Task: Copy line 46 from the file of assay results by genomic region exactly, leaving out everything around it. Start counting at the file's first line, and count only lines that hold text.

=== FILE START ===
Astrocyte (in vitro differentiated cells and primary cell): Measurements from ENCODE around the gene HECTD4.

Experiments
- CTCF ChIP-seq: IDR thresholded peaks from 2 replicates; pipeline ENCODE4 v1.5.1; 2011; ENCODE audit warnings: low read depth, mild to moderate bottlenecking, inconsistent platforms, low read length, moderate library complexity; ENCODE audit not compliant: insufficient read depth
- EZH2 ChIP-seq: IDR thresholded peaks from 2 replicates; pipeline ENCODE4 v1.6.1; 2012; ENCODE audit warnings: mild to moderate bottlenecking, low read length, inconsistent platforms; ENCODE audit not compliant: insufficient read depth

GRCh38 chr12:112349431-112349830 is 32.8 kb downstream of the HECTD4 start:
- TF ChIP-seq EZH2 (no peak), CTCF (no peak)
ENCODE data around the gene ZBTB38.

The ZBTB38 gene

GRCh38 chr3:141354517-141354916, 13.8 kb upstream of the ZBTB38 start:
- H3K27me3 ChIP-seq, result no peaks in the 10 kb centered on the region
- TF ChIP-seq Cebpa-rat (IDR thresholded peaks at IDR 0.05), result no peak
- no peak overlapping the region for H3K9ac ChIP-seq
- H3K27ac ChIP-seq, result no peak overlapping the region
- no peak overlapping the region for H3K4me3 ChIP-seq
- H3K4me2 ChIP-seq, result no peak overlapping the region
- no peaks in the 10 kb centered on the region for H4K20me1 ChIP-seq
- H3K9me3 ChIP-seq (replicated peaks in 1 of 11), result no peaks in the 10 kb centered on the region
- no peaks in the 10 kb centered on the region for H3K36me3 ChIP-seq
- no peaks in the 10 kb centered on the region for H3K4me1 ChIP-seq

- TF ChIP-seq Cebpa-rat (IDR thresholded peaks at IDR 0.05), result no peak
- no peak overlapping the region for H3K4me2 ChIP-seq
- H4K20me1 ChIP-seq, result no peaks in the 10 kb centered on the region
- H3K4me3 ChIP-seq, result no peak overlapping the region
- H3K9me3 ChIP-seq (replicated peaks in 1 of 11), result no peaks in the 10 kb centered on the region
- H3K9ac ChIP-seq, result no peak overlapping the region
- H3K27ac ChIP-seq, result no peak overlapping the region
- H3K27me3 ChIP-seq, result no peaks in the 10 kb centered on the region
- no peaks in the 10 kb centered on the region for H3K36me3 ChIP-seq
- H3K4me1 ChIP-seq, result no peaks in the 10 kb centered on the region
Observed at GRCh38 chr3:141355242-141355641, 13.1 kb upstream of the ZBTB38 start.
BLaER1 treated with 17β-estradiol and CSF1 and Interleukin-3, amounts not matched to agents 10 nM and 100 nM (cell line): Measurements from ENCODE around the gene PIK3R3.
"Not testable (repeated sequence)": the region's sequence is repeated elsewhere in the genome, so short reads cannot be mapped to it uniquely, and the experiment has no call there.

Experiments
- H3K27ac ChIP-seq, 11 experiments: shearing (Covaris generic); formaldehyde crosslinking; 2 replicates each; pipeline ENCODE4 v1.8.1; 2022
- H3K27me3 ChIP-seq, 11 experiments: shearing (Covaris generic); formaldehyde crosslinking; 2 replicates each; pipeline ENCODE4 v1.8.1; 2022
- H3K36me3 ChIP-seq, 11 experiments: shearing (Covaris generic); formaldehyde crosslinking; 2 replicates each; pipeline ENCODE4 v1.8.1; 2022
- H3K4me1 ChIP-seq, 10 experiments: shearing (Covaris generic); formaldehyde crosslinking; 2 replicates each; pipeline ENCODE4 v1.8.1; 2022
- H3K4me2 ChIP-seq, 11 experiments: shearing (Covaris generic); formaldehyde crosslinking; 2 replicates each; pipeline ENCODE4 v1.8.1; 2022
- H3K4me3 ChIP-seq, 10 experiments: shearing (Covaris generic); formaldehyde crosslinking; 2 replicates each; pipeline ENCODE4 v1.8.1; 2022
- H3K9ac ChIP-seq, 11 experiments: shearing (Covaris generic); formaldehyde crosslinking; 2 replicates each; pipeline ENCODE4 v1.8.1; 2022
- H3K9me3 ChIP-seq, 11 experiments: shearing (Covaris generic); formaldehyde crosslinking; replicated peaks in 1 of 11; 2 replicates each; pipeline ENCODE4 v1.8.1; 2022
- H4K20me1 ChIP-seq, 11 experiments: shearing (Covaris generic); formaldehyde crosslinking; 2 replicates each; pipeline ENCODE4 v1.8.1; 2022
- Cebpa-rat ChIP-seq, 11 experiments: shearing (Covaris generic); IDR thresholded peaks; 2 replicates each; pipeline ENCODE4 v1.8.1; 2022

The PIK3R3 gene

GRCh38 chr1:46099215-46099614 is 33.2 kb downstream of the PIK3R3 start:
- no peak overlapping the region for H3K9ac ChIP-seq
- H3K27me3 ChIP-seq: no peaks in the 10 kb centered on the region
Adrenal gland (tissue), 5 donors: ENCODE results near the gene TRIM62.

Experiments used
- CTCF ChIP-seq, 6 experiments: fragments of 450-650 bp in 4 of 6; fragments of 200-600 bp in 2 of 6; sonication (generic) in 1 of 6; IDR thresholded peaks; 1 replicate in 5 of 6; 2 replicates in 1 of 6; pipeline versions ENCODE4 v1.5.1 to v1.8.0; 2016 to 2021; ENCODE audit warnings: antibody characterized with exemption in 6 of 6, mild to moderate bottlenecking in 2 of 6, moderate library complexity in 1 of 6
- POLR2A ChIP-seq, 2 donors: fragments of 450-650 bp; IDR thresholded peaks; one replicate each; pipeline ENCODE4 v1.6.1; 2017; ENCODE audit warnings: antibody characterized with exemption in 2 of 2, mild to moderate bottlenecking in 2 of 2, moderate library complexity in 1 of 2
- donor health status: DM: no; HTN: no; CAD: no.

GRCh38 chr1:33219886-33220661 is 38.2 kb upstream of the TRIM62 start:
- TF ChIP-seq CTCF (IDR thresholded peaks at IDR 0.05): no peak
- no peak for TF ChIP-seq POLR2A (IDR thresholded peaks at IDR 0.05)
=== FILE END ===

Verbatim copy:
- no peak overlapping the region for H3K9ac ChIP-seq